Harrell proposes legislation to crack down on vacant buildings
Citing a need to reduce the number of fires linked to vacant buildings, Seattle Mayor Bruce Harrell proposed legislation on Aug. 10 that he says will hold building owners more accountable for the upkeep of empty properties.
There have been 29 vacant building fires that have caused the deaths of three people so far this year, according to the city. At the same point last year, there had only been 19 vacant building fires.
“Fires in vacant buildings can present some of the most dangerous conditions for responding firefighters. The risks are often too great, leaving us to fight these fires defensively,” said Seattle Fire Chief Harold Scoggins, in a statement.
Between 2021 and 2022, the City said there was a 25% increase in the number of complaints about vacant buildings.
The mayor’s legislation will require vacant buildings to be kept graffiti-free and better fortified, and it will simplify the process for police and fire departments to refer them to a monitoring system.
While Harrell's proposal addresses the maintenance of vacant properties, it does not address their potential use for housing.
From 2020 to 2022, the number of people experiencing homelessness in King County increased by 38%, according to the most recent Point-In-Time count.
Chief Seattle Club opens new transitional housing community in Ballard
Raven Village, a new transitional housing community, officially opened in the Ballard neighborhood on Aug. 11. The community consists of 22 tiny homes, where up to 25 residents will have access to a communal kitchen, restrooms, showers, laundry machines and on-site case management services.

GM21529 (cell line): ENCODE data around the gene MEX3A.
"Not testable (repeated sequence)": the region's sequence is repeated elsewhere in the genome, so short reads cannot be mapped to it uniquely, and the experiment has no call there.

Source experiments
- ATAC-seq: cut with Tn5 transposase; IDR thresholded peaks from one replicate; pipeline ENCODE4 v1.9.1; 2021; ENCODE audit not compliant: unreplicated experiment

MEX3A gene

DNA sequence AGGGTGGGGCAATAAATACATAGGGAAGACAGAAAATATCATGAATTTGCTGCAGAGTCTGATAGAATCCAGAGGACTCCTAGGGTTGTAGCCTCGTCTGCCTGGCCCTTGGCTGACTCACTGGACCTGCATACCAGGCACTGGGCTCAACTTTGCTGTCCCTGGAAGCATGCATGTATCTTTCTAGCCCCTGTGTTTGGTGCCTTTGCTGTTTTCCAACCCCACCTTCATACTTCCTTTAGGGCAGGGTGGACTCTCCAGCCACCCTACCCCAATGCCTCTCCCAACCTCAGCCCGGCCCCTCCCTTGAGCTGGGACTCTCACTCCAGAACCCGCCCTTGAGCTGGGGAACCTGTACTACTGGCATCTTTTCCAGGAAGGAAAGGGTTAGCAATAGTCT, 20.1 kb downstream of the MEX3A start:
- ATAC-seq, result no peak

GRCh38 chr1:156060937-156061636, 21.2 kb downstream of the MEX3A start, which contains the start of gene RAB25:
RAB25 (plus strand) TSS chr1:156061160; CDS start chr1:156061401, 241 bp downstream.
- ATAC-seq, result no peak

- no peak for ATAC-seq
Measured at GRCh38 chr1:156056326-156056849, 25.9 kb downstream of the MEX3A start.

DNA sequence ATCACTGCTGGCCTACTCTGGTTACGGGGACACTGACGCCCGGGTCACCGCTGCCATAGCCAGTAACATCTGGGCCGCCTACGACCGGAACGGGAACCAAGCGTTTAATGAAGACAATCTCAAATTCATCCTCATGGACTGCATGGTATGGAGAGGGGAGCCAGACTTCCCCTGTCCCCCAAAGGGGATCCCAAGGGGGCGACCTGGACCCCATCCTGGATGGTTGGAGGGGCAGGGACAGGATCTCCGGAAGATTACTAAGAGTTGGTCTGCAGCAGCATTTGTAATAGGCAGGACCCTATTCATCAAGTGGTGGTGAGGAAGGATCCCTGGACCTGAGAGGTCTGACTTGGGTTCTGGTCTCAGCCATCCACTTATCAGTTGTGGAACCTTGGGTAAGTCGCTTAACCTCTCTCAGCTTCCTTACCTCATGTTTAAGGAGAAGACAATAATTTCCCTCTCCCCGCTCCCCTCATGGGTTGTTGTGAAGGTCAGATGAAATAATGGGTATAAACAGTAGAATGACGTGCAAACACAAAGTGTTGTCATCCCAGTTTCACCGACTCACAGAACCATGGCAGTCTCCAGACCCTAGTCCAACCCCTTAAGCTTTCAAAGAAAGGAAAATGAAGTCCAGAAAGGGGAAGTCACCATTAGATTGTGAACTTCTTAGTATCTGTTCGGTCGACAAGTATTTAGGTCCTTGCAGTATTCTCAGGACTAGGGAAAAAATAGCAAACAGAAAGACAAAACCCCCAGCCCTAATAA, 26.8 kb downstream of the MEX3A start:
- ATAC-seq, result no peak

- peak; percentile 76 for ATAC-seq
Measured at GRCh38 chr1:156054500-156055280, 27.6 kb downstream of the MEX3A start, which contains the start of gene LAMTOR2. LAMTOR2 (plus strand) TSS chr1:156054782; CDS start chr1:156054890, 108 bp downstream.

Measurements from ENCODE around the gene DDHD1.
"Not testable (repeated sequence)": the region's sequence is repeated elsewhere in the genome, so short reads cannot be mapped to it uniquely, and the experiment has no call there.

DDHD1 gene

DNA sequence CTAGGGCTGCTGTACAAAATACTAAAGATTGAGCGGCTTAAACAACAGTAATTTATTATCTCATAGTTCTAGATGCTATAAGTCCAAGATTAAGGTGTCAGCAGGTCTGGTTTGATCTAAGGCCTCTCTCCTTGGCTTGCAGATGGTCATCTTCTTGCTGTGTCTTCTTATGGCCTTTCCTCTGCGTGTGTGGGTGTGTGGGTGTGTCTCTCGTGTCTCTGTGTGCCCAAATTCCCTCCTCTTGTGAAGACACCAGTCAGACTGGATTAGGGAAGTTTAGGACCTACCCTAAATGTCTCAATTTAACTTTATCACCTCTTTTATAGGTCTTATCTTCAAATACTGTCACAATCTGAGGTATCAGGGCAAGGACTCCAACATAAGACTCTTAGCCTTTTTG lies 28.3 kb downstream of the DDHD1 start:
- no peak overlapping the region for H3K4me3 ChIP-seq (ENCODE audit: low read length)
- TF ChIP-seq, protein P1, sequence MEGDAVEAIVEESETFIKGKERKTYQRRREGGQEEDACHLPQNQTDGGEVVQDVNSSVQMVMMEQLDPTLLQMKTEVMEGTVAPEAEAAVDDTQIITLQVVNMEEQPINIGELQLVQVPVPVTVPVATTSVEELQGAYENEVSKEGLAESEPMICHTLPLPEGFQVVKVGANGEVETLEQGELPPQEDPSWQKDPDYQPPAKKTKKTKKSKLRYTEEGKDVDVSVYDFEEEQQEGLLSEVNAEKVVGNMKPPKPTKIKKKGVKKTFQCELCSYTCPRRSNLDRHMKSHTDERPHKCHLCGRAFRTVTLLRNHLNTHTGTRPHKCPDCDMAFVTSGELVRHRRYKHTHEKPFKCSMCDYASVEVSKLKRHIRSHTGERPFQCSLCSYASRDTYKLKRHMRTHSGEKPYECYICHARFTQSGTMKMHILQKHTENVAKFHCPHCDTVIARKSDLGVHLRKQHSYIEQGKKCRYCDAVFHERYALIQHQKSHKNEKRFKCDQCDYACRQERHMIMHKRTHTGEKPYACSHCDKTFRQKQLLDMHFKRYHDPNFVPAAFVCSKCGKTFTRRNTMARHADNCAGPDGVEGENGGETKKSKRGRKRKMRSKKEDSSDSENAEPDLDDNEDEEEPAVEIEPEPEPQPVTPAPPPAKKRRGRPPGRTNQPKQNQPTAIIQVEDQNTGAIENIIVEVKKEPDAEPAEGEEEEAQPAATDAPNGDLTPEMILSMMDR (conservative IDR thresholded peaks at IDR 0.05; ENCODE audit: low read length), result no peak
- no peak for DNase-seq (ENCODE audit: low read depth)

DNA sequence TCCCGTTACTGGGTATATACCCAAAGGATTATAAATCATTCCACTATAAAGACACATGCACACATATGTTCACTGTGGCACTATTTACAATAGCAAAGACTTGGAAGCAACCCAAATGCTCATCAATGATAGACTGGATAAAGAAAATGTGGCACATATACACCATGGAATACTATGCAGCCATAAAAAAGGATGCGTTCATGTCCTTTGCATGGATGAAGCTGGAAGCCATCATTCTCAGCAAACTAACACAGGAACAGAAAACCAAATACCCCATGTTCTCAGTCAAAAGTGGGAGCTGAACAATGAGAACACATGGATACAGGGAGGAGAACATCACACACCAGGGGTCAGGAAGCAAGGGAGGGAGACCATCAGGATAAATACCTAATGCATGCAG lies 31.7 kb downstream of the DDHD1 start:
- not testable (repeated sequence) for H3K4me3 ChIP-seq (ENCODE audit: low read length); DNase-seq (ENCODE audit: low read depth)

The Chief Seattle Club developed the community and marked its opening with a blessing ceremony attended by local luminaries. Raven Village is meant as a stop-gap when housing stability proves elusive.
“While we work to secure lasting homes for many of our relatives, no matter how long the stay, we work to ensure residents of Raven Village are provided with culturally informed wrap-around services and care that are proven to heighten outcomes for Native people,” said Derrick Belgarde, executive director of the Chief Seattle Club.
New climate study finds over half of Seattle residents live in ‘urban heat islands’
Climate Central researchers found that more than half of Seattle residents live in areas with temperatures up to eight degrees higher than surrounding areas. Known as “urban heat islands,” these areas are much hotter due to their built environment.
For example, on a 95-degree day in rural Washington, people living in Seattle would experience temperatures of about 103 degrees.
Read more of the Aug. 16-22, 2023 issue.